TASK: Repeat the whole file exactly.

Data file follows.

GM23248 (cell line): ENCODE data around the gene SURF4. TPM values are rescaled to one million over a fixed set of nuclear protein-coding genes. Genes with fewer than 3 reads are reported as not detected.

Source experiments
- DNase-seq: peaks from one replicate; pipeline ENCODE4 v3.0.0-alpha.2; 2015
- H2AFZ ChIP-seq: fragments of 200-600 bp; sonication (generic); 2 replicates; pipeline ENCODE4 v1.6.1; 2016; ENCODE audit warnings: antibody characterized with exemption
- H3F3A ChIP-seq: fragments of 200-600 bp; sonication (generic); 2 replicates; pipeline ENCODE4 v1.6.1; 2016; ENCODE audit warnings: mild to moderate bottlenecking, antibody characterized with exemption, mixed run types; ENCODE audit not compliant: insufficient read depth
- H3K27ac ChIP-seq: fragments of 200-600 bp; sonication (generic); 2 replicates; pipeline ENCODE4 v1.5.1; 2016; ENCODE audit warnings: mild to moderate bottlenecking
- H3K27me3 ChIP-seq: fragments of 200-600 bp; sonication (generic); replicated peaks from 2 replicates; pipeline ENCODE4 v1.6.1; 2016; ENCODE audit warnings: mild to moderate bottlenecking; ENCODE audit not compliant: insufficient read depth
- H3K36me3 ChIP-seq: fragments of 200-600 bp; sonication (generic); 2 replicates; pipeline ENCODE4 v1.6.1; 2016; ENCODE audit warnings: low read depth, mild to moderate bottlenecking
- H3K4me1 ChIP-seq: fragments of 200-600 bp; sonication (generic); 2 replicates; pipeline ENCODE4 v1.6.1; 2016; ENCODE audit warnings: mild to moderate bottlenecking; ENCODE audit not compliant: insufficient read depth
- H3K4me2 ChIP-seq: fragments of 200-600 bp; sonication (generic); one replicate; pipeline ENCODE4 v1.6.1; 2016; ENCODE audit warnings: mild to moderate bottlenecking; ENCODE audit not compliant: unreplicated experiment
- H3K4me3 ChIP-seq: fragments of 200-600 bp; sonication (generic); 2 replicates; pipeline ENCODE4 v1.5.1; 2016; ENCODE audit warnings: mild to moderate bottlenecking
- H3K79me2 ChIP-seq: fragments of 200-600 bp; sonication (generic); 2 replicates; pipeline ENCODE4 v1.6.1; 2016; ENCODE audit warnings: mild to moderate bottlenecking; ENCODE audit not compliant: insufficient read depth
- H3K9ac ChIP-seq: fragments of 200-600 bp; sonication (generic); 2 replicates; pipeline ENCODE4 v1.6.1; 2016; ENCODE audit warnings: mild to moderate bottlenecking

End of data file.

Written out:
GM23248 (cell line): ENCODE data around the gene SURF4. TPM values are rescaled to one million over a fixed set of nuclear protein-coding genes. Genes with fewer than 3 reads are reported as not detected.

Source experiments
- DNase-seq: peaks from one replicate; pipeline ENCODE4 v3.0.0-alpha.2; 2015
- H2AFZ ChIP-seq: fragments of 200-600 bp; sonication (generic); 2 replicates; pipeline ENCODE4 v1.6.1; 2016; ENCODE audit warnings: antibody characterized with exemption
- H3F3A ChIP-seq: fragments of 200-600 bp; sonication (generic); 2 replicates; pipeline ENCODE4 v1.6.1; 2016; ENCODE audit warnings: mild to moderate bottlenecking, antibody characterized with exemption, mixed run types; ENCODE audit not compliant: insufficient read depth
- H3K27ac ChIP-seq: fragments of 200-600 bp; sonication (generic); 2 replicates; pipeline ENCODE4 v1.5.1; 2016; ENCODE audit warnings: mild to moderate bottlenecking
- H3K27me3 ChIP-seq: fragments of 200-600 bp; sonication (generic); replicated peaks from 2 replicates; pipeline ENCODE4 v1.6.1; 2016; ENCODE audit warnings: mild to moderate bottlenecking; ENCODE audit not compliant: insufficient read depth
- H3K36me3 ChIP-seq: fragments of 200-600 bp; sonication (generic); 2 replicates; pipeline ENCODE4 v1.6.1; 2016; ENCODE audit warnings: low read depth, mild to moderate bottlenecking
- H3K4me1 ChIP-seq: fragments of 200-600 bp; sonication (generic); 2 replicates; pipeline ENCODE4 v1.6.1; 2016; ENCODE audit warnings: mild to moderate bottlenecking; ENCODE audit not compliant: insufficient read depth
- H3K4me2 ChIP-seq: fragments of 200-600 bp; sonication (generic); one replicate; pipeline ENCODE4 v1.6.1; 2016; ENCODE audit warnings: mild to moderate bottlenecking; ENCODE audit not compliant: unreplicated experiment
- H3K4me3 ChIP-seq: fragments of 200-600 bp; sonication (generic); 2 replicates; pipeline ENCODE4 v1.5.1; 2016; ENCODE audit warnings: mild to moderate bottlenecking
- H3K79me2 ChIP-seq: fragments of 200-600 bp; sonication (generic); 2 replicates; pipeline ENCODE4 v1.6.1; 2016; ENCODE audit warnings: mild to moderate bottlenecking; ENCODE audit not compliant: insufficient read depth
- H3K9ac ChIP-seq: fragments of 200-600 bp; sonication (generic); 2 replicates; pipeline ENCODE4 v1.6.1; 2016; ENCODE audit warnings: mild to moderate bottlenecking